Rigorous and Relevant Curriculum Summary
Rigor, in terms of high school improvement, is defined in multiple ways within a variety of research, but can be understood in its most basic interpretation: a set of ideas, principles and strategies that lead to student being well prepared for post-secondary education, career and civic participation (National High School Alliance, 2006). A rigorous high school curriculum includes “higher expectations for all students, with supports for low-performing students through intervention programs and extended learning opportunities” (Improving High Schools through Rigor, Relevance and Relationships).
The terms of rigor can include course requirements and curricula, quality of content and instruction, and strategies to support student achievement. What researchers do agree on is that rigor of high school curriculum is one of the top indicators for whether a student will graduate from high school and earn a college degree.
Relevance refers to relatedness to students' lives, development of 21st century skills, and adequate preparation for postsecondary education and the world of work.
Offering rigorous and relevant curriculum and instruction includes high academic expectations, curriculum that connects to students’ lives, cultures, and communities, career and technical education, partnerships with higher education, interdisciplinary courses, and project- and community-based learning.
Why is it Important?
When youth become adults they will be challenged, as all adults are, to apply basic skills and knowledge to complex problems that are often novel or unique. A solution to an original problem cannot be reached through utilizing previously learned and rote skills; instead it is reached through organizing, interpreting, evaluating and synthesizing prior knowledge in combination with new information. In short, it requires a set of discrete thinking skills.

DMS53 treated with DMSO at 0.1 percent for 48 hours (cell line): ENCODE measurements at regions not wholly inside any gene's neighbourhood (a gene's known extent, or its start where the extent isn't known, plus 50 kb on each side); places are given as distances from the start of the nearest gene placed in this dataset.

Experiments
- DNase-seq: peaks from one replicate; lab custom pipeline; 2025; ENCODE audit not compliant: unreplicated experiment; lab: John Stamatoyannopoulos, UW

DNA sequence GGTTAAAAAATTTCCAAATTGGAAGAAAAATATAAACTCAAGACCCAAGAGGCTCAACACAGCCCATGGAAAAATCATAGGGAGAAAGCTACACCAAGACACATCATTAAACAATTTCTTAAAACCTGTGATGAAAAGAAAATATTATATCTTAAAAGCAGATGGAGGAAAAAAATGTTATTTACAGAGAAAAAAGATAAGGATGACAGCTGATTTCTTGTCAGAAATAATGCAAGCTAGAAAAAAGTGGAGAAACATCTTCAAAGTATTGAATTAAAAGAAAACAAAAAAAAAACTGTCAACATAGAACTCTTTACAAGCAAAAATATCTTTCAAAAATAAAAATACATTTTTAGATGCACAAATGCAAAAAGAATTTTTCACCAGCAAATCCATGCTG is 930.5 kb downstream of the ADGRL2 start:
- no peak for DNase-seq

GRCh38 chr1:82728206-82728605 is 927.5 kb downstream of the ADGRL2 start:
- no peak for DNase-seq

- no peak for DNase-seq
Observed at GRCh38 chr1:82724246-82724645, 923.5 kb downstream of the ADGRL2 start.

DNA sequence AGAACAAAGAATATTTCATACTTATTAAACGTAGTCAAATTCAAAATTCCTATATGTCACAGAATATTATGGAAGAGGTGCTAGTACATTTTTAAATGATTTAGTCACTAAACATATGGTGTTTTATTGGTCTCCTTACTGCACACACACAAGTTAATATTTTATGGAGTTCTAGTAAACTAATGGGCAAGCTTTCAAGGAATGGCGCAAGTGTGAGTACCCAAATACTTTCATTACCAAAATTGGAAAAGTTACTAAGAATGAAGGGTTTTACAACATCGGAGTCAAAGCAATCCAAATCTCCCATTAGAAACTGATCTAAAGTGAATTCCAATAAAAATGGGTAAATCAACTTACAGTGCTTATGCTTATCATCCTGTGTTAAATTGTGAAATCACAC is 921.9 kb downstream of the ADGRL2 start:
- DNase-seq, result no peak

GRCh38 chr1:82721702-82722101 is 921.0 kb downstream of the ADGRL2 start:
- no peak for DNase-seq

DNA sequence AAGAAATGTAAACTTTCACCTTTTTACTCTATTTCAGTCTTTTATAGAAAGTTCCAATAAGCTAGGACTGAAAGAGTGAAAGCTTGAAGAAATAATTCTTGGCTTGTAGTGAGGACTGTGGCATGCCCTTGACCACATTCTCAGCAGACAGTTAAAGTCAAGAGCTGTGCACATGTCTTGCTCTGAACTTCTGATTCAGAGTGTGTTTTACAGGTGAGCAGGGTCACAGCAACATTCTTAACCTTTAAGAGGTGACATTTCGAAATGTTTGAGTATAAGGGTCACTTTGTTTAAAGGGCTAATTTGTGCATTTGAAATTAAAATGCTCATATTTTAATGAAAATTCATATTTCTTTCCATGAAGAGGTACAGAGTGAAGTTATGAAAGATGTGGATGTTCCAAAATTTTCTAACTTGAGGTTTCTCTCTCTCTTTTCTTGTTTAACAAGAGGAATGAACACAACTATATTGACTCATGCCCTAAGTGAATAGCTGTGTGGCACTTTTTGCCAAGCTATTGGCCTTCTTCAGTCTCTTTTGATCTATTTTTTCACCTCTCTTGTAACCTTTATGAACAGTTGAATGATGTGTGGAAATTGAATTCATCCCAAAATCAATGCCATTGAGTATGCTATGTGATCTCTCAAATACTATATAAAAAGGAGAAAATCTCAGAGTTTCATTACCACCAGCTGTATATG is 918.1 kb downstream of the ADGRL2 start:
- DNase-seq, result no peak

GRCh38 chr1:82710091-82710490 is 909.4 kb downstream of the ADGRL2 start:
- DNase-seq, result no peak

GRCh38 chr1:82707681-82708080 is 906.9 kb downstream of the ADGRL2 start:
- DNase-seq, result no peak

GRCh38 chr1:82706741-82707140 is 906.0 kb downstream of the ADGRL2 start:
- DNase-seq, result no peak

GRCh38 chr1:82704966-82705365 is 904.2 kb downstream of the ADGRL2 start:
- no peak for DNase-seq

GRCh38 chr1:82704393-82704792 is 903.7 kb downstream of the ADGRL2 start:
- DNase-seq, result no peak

However, constructing knowledge is not enough. Students need to use a prior knowledge base, gain an in depth understanding of a topic or issue, and develop and express ideas in order to solve problems.
Ultimately, the knowledge that youth learn in school has to apply to the world outside of school. Often the tasks that youth are asked to complete are built around evaluating competence of that basic skill, but have no value outside of the classroom. For example, a student might work on a challenging algebra problem, where they use analytic skills, but if its solution has no interest or value beyond proving competence to pass a course, students are less likely to be able to use the knowledge in their lives beyond school.
It is important to provide a foundation for complex intellectual work that is necessary for success in contemporary society. Youth need to know how to construct knowledge through disciplined inquiry in order to produce something that has meaning beyond success in school.
Relevant and rigorous curriculum is not meant to add a new or different educational goal, but instead is just a framework for teaching and assessing goals already in place. This framework includes increasing teacher instruction skills, but challenges teachers, and other school leadership, to revision how student knowledge acquisition is thought of and evaluated.